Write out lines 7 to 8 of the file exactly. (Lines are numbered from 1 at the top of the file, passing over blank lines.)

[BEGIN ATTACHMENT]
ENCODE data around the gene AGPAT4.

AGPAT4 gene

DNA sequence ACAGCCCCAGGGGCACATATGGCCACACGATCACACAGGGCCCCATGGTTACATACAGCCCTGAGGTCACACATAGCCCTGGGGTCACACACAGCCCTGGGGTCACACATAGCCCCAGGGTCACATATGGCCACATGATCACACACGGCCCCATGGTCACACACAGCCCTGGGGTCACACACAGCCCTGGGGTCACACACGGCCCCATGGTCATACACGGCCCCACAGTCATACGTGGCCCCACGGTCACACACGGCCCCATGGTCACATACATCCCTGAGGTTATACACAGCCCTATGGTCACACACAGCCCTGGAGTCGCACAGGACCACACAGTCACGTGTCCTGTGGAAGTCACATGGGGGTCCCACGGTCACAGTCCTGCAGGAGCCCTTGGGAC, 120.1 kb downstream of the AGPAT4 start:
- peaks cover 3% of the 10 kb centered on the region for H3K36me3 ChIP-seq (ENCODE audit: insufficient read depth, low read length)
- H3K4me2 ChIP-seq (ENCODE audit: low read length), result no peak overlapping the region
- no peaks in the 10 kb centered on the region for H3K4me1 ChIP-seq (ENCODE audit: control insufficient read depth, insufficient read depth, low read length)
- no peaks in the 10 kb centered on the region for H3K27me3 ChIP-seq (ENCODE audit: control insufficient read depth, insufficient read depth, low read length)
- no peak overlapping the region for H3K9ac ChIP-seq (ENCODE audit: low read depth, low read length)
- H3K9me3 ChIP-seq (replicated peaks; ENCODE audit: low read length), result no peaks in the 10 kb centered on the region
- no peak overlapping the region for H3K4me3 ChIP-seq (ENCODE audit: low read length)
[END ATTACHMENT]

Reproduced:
- no peaks in the 10 kb centered on the region for H3K27me3 ChIP-seq (ENCODE audit: control insufficient read depth, insufficient read depth, low read length)
- no peak overlapping the region for H3K9ac ChIP-seq (ENCODE audit: low read depth, low read length)